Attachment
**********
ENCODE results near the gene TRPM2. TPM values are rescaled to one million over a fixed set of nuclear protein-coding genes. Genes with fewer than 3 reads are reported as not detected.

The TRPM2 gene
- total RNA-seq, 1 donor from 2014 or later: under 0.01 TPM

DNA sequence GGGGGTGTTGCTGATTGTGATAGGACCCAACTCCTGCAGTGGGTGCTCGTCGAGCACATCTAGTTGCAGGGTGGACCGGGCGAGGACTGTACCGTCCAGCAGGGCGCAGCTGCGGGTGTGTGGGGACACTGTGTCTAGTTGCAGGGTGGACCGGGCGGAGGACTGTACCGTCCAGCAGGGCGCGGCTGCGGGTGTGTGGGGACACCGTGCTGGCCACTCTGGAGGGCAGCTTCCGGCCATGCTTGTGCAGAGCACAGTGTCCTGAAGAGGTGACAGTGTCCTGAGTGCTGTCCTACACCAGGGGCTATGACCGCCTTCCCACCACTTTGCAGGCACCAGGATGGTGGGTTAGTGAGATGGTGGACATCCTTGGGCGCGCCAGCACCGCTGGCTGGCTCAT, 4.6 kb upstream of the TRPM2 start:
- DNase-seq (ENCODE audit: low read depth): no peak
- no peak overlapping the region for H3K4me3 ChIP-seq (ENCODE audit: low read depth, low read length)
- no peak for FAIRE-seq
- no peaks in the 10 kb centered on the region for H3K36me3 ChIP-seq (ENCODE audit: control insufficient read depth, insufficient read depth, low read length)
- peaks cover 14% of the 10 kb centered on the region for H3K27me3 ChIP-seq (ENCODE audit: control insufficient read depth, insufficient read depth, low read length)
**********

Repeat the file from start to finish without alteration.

ENCODE results near the gene TRPM2. TPM values are rescaled to one million over a fixed set of nuclear protein-coding genes. Genes with fewer than 3 reads are reported as not detected.

The TRPM2 gene
- total RNA-seq, 1 donor from 2014 or later: under 0.01 TPM

DNA sequence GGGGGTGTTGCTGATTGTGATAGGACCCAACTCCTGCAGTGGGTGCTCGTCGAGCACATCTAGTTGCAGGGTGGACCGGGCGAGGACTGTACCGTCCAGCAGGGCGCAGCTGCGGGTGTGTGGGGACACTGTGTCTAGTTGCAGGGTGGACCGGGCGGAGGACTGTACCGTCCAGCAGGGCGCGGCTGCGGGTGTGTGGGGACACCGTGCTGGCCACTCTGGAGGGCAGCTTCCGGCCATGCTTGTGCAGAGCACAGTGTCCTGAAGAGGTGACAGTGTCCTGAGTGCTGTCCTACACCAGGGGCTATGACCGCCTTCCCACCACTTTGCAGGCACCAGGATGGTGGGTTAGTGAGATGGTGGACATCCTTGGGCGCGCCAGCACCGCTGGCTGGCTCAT, 4.6 kb upstream of the TRPM2 start:
- DNase-seq (ENCODE audit: low read depth): no peak
- no peak overlapping the region for H3K4me3 ChIP-seq (ENCODE audit: low read depth, low read length)
- no peak for FAIRE-seq
- no peaks in the 10 kb centered on the region for H3K36me3 ChIP-seq (ENCODE audit: control insufficient read depth, insufficient read depth, low read length)
- peaks cover 14% of the 10 kb centered on the region for H3K27me3 ChIP-seq (ENCODE audit: control insufficient read depth, insufficient read depth, low read length)